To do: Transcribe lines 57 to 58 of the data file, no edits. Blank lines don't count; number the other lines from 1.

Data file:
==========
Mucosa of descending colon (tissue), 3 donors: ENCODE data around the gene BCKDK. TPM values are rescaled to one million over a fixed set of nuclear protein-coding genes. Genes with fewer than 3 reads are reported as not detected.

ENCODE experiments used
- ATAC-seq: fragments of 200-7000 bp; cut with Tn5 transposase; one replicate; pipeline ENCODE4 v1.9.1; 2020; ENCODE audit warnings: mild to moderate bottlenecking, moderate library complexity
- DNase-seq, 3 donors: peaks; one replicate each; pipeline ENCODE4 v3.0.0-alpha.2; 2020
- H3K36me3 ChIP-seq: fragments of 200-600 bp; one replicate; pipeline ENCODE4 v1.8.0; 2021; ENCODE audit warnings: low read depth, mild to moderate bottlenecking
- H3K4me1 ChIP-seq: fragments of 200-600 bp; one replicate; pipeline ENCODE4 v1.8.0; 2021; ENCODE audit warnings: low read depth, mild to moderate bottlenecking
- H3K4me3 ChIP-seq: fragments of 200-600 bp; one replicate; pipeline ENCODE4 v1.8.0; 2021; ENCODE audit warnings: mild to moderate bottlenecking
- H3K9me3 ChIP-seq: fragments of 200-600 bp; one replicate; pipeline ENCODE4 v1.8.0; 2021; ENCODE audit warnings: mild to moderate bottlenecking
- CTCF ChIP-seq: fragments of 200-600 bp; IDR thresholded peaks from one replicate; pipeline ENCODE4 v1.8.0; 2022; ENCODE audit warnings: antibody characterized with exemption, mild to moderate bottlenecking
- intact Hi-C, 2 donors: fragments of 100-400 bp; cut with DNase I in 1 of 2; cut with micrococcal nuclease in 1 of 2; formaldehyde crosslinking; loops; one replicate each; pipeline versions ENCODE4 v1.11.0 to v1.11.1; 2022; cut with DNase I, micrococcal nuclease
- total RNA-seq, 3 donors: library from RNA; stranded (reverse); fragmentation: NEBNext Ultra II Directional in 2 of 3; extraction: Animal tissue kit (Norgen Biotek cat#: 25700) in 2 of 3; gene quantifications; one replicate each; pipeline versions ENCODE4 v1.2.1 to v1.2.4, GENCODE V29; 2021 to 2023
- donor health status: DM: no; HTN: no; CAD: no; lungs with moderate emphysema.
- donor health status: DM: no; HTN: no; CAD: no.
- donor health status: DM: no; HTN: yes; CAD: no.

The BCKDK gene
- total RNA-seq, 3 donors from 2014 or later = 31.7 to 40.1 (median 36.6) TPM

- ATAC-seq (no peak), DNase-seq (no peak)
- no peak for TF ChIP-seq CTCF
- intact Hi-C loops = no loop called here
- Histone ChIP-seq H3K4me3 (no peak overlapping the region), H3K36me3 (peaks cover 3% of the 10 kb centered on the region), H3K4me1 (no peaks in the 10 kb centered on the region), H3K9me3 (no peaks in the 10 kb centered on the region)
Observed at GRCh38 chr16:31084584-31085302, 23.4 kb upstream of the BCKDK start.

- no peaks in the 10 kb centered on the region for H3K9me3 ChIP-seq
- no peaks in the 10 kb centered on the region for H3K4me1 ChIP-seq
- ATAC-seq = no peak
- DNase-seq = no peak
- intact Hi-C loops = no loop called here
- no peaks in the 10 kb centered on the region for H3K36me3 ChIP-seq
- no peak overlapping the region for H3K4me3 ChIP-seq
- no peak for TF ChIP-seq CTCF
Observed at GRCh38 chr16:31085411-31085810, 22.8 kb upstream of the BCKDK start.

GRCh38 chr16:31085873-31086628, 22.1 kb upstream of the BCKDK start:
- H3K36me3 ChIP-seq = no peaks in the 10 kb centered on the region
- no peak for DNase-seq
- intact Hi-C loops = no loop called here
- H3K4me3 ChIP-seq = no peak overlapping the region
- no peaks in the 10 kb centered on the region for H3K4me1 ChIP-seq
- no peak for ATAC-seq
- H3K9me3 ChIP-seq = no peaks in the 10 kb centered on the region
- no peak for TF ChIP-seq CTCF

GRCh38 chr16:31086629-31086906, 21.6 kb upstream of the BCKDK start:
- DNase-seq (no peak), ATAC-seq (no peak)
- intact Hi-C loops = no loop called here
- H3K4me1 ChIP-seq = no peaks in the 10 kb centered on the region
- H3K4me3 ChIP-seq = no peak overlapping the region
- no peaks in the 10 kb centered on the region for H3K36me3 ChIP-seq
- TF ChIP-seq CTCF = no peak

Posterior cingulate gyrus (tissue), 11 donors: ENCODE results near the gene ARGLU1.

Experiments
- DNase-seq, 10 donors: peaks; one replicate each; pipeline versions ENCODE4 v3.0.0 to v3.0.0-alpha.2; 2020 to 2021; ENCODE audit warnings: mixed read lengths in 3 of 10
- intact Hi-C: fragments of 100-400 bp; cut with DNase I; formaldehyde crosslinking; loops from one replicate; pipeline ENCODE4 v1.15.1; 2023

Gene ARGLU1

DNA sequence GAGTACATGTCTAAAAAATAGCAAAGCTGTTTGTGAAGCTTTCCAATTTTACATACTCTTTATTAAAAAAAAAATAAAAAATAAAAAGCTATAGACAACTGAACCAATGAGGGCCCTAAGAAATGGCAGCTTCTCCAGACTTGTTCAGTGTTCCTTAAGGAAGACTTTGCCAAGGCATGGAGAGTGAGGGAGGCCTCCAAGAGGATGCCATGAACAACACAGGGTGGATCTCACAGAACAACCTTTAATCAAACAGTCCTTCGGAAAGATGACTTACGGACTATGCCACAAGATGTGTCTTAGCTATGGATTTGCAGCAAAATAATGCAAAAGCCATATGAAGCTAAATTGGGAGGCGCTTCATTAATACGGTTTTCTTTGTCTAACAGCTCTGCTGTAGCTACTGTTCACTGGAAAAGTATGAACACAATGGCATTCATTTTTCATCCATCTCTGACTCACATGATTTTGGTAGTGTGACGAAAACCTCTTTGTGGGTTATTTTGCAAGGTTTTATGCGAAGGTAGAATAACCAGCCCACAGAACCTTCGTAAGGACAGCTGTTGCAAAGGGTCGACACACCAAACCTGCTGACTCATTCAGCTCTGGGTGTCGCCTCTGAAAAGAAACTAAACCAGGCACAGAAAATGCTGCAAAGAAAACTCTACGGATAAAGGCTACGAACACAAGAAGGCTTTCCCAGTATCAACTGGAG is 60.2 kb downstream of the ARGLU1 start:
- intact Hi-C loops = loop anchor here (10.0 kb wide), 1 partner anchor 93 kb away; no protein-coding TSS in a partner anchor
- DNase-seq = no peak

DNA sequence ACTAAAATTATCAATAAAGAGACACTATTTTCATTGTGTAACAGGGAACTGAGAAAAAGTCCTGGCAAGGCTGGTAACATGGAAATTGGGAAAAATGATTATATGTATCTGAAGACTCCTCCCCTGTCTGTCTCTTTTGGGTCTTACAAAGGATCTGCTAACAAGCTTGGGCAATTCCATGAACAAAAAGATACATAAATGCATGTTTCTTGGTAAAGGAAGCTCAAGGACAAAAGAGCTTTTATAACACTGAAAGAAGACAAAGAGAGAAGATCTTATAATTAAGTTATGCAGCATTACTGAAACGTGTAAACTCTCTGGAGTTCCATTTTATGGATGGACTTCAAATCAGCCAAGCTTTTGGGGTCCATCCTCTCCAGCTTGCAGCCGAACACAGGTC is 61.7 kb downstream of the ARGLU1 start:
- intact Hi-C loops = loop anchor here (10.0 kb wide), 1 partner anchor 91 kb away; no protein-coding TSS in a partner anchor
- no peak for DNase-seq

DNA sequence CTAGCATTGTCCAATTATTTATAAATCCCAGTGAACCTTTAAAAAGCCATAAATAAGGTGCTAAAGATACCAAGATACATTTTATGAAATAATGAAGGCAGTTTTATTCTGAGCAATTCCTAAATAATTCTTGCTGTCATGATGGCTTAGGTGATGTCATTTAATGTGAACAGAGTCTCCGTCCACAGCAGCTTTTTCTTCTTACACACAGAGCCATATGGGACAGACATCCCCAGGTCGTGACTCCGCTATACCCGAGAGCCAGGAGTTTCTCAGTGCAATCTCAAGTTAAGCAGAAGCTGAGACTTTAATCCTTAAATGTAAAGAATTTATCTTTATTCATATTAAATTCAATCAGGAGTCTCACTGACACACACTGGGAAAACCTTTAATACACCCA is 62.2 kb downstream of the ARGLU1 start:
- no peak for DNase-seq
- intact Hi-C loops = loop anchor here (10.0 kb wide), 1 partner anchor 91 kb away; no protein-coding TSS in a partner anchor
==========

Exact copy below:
- no peak for DNase-seq

DNA sequence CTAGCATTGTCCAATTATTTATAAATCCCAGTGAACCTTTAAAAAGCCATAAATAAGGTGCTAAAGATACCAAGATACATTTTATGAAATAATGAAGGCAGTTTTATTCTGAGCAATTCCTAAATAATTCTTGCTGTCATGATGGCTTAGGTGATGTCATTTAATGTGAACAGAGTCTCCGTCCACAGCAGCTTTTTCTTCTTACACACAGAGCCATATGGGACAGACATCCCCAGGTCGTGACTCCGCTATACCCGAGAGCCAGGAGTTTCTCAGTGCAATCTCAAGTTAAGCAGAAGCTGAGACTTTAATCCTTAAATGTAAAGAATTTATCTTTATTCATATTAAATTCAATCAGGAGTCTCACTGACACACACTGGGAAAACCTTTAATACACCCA is 62.2 kb downstream of the ARGLU1 start: